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Tuesday, May 29, 2012

Baked Chicken in Lemon-Barbecue Sauce

The time this delicious chicken dish takes to bake will give you a few spare moments in your too-busy life! What am I doing with the hour that this chicken needs in the oven? I’m blogging this recipe for you, Dollinks!
Chicken Baked in Lemon-Barbecue Sauce:
To Prepare the Chicken:
Chicken parts, as required
All-purpose flour, as required
Salt and pepper, to taste
Shake chicken parts in bag containing seasoned flour. Heat oil over medium heat in medium skillet. Sear chicken parts just until golden, about 5 min. on each side. Transfer chicken to ungreased baking dish and set aside. Wipe out skillet with paper toweling, but do not wash.
To Prepare the Sauce:
1 tbsp. canola oil
One 10-oz. (284 mL)  can condensed cream of tomato soup
½ c. lemon juice
3 tbsp. Worcestershire sauce
2 tbsp. light brown sugar
½ c. ketchup
1 tbsp. dry mustard
½ tsp. coarsely ground pepper
2 tsp. salt
1 tbsp. white vinegar
1 large onion, sliced
Preheat oven to 325 deg. F. Combine sauce ingredients in skillet used to brown chicken, cooking 10 min. over medium-low heat. Pour over chicken in baking dish. Cover and bake 1 hr.


Begin with bone-in, skin-on chicken parts

Dredge chicken in seasoned flour and brown in hot oil 

Sear chicken until golden

You'll need only basic ingredients from your larder

Prepare Lemon-Barbecue Sauce while chicken rests

Nothing to it, Dollinks!

Monday, May 28, 2012

Dad’s Chocolate-Oatmeal Cookies

Just in time for Father’s Day, these are the very best oatmeal cookies I’ve ever tasted! I’m sure you’ll agree that no oatmeal cookie can match them. Dipping these cookies in chocolate gives them a very “professional” look. 
Dad’s Chocolate-Oatmeal Cookies:
1 c. butter or margarine, softened
1 c. granulated sugar
½ c. light brown sugar
1 egg
2 tbsp. molasses
1 tsp. vanilla extract
2 c. flour
1 tsp. baking powder
1 tsp. baking soda
1 tsp. cinnamon
¾ tsp. nutmeg
¾ tsp. allspice
1-½ c. large-flake rolled oats
1 c. medium-thread sweetened coconut
3 or 4 semi-sweet chocolate squares or 1 c. semi-sweet chocolate chips (optional)
Preheat oven to 350 deg. F. Using electric beater, cream margarine and sugars until no graininess remains, about 5 min. Add egg, molasses, and vanilla, continuing to beat. Sift flour, baking powder, baking soda, cinnamon, nutmeg, and allspice. Gradually beat into sugar mixture. Stir in rolled oats and coconut. Roll into balls the size of a walnut (or use a melon baller, as I do), compressing with flat base of lightly floured glass about 4-in. apart on ungreased baking sheet (or baking sheet lined with parchment paper). Bake 12-to-15 min. Cool on baking sheet before transferring to wire rack. 


If desired, dip half of each fully cooled cookie into chocolate melted on low power in microwave oven or over simmering - not boiling - water. Allow chocolate to set on rack. Store and re-melt unused chocolate for next time.


Add brown sugar to softened butter or margarine

Gradually add granulated sugar

To creamed mixture, add an egg, molasses, and vanilla

Butter-egg mixture is now very creamy and caramel-colored

Measure rolled oats and cinnamon so they're ready to go

Measure out cinnamon

Add nutmeg, allspice, more flour

Level all dry ingredients for the most accurate measurement

In separate bowl, sift measured flour together with spices

Add spiced flour a little at a time, beating after each addition

Use a melon scoop and you'll never dirty your hands

Dip a flat-bottomed tumbler into flour

Flatten to 1/4-in. thickness

Bake in 350 deg. F. oven

Remove 12-to-15 min. later
These are fabulous dipped (or not dipped!) in chocolate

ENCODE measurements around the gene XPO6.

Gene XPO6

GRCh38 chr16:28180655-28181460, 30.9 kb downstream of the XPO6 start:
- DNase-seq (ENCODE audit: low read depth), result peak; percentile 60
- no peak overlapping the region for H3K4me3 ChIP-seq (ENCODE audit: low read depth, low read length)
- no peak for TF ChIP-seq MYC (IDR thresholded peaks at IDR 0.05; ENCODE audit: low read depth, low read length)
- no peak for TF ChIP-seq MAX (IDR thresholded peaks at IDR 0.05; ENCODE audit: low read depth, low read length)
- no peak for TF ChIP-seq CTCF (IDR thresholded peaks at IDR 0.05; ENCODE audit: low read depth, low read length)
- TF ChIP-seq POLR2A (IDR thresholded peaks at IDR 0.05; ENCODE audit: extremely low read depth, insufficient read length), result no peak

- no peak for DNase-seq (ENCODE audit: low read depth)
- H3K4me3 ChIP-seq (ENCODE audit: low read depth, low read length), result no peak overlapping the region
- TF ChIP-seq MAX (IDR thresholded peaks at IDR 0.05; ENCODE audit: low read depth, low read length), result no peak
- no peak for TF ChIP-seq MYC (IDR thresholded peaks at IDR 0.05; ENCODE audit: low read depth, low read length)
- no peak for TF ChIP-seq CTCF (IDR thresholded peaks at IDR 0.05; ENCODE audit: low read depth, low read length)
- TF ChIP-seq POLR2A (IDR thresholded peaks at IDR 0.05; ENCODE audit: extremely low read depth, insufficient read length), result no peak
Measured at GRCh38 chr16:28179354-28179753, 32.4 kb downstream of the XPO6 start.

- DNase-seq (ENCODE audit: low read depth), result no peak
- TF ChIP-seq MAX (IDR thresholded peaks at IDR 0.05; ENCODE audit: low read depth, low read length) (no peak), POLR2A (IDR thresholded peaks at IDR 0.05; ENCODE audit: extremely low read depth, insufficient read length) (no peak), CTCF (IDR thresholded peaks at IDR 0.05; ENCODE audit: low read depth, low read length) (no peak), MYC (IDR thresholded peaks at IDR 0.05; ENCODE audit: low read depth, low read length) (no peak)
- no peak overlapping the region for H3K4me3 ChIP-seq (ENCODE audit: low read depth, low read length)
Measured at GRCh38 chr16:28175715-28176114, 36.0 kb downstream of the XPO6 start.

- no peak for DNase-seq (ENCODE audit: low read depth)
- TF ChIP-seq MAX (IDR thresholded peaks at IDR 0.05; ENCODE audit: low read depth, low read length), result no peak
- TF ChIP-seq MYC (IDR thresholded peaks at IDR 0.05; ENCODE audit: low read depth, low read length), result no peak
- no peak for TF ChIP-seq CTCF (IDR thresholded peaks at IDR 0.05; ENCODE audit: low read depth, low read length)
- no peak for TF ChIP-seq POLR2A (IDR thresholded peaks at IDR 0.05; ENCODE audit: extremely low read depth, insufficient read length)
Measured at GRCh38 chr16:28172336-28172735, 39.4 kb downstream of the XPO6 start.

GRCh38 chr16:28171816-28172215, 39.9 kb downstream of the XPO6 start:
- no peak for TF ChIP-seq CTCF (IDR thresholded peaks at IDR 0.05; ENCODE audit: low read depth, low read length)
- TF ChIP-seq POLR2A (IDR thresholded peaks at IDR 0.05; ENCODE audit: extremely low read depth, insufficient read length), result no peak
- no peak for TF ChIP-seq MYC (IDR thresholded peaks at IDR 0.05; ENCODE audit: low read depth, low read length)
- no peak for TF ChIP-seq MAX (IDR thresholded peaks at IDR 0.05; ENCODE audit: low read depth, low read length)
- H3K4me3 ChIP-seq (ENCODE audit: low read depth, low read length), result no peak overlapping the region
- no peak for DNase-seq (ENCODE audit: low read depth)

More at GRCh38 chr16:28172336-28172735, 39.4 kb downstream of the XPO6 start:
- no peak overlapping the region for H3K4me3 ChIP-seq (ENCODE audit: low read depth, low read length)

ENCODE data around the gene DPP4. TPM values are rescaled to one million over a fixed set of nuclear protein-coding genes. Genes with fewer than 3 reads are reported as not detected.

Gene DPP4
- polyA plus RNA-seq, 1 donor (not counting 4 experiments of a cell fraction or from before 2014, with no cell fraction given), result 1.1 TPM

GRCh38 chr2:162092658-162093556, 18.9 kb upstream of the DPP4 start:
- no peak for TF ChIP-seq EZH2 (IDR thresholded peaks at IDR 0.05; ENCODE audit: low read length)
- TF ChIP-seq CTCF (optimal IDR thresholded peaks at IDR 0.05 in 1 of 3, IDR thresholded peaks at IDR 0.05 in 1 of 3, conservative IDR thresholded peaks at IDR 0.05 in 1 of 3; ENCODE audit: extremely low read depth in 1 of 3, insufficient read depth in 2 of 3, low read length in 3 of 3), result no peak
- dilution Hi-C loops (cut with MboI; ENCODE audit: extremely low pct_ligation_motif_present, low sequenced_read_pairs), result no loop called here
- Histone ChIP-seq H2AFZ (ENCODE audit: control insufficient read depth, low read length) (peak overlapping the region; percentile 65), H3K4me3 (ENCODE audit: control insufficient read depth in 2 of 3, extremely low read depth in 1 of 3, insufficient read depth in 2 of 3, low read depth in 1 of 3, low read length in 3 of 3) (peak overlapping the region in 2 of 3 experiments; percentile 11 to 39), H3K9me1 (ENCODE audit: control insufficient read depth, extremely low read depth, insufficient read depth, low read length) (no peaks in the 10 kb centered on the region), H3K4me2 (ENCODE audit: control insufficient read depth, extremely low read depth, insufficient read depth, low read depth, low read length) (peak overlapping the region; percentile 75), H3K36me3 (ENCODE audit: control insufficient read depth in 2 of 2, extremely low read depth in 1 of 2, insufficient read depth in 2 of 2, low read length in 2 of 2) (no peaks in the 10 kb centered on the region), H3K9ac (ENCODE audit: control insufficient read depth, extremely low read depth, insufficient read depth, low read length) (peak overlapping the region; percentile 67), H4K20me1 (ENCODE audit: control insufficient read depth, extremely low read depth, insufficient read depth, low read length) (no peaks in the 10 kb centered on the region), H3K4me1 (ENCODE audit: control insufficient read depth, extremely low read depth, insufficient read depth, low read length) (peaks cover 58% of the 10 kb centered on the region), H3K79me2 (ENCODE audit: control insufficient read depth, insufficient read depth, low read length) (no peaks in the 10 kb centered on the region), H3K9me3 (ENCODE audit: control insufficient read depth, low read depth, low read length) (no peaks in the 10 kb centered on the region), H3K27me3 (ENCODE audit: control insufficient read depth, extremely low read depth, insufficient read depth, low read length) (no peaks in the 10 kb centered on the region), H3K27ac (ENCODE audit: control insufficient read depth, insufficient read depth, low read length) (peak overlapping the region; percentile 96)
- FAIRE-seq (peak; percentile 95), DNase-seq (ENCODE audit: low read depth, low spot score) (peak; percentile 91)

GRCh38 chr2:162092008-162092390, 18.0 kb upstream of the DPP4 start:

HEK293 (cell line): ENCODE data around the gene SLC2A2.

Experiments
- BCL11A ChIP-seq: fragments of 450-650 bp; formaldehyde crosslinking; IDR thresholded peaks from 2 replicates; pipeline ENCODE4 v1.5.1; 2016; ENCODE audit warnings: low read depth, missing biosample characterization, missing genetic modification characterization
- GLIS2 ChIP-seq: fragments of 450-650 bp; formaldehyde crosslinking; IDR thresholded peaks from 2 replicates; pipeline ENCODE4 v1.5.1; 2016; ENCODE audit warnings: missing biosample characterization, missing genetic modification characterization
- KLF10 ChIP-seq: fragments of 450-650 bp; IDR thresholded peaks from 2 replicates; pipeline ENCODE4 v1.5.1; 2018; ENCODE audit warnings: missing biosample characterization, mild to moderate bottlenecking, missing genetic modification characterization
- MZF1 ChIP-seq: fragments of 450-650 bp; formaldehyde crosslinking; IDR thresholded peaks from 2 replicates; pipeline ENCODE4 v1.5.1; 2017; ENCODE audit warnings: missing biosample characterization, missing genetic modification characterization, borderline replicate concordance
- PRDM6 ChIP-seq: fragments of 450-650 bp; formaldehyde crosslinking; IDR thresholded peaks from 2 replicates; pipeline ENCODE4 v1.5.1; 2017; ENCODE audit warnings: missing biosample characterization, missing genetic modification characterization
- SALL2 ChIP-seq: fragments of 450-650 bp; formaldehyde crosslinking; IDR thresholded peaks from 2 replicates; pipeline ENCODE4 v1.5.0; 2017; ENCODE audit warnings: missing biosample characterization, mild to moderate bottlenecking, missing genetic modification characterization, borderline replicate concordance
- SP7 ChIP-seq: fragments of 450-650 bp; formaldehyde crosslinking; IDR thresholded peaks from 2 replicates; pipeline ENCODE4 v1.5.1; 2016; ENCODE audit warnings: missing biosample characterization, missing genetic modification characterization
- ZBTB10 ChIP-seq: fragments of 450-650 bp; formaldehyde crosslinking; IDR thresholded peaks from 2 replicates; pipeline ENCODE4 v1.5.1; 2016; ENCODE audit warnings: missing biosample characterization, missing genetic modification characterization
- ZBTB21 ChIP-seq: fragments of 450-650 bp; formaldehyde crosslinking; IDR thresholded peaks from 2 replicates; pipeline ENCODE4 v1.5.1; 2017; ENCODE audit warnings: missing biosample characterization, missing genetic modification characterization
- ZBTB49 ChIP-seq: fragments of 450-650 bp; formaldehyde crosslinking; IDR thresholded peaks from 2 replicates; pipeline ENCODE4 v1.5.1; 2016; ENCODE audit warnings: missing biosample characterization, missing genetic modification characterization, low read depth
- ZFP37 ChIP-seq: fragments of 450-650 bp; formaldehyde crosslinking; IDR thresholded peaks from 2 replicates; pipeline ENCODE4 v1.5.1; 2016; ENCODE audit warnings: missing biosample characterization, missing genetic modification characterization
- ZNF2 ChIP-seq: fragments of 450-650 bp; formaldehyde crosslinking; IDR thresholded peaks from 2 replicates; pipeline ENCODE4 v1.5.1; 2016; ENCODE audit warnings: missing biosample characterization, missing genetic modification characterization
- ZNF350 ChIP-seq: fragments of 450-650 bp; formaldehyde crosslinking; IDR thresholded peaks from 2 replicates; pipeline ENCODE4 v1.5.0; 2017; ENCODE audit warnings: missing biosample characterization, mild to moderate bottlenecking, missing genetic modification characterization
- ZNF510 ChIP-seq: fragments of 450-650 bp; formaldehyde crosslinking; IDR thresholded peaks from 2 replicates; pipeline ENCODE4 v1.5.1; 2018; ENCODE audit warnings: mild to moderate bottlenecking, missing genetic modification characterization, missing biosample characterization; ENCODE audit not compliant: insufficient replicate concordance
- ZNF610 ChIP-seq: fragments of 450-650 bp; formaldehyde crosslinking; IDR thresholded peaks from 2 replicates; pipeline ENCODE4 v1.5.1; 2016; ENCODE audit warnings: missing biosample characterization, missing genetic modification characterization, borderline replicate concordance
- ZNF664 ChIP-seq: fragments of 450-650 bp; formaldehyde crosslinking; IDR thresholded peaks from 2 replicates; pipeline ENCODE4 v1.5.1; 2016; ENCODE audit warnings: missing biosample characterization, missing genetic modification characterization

Sweet temptation!

Saturday, May 26, 2012

Lentil Soup with Spinach

I once bought dried lentils in great quantities.They keep so well, I thought! After storing a batch for nine years (!), I learned that dried lentils that have been stored too long can take longer to cook than those that haven’t been sitting on the shelf past their freshness date - generally about a year. For more about lentils, see:
I remain a fan of lentils, but now buy them in smaller quantities. Low in calories and high in soluble fiber, lentils (as well as dried beans and tofu) are a tasty, low-fat meat alternative found in many recipes - including the soup I’ve just made! Unlike dried beans, lentils require no soaking. I prefer not to use canned lentils when dried ones are inexpensive and readily available year-round.
Lentil Soup with Spinach:
2 c. mixed, dried lentils, well rinsed and picked over for small stones or twigs
5 c. commercial or homemade beef bouillon (I used my Beef Stock, blogged March 9, 2012)
5 c. water
1 large onion, coarsely chopped
4 large stalks celery, sliced
2 large garlic cloves, minced
1 tbsp. salt (see Note)
1 tsp. coarsely ground pepper
¼ tsp. hot sauce
One - 10 oz. (284 mL) pkg. fresh baby spinach, stems removed
Grated Parmesan cheese, as garnish (optional)
Combine all ingredients except spinach and cheese in very large pot. Bring to a boil on high heat, immediately reducing to simmer. Cover and simmer 20-to-45 min. or until lentils become tender, depending on their age. Stir in spinach during final minute of cooking. Ladle into bowls and garnish with cheese. Serves 6-to-8.
Note: Reduce salt to taste if using bouillon concentrate or cubes. 

Rinsing lentils

Washing lentils


Chop one large onion

Four celery stalks ... add all prepared ingredients to pot

Bring to boil. Reduce heat to simmer, cover, and cook
Add grated cheese for the finishing touch

Friday, May 25, 2012

Chocolate-Mayonnaise Cake

When I offered to make the cake for a family birthday party a few days ago, my host requested chocolate. This excellent cake cooks up in a jiffy: There’s no taste of the mayonnaise that provides its fat and some of its moisture. Because this was to be a party cake, I took extra care in its finishing, brushing the layers with Kahlua-Flavored Simple Syrup, icing the center with a snowy Bake-Shop Frosting, and topping it with a silky Sour Cream Ganache
The two frosting recipes I used appear just below this cake recipe. I’ve included a bonus post for Ganache lovers: Julia Child’s Heavy Cream Ganache. For those of you who think Ganache is a spiritual deity, check your spelling, Dollinks!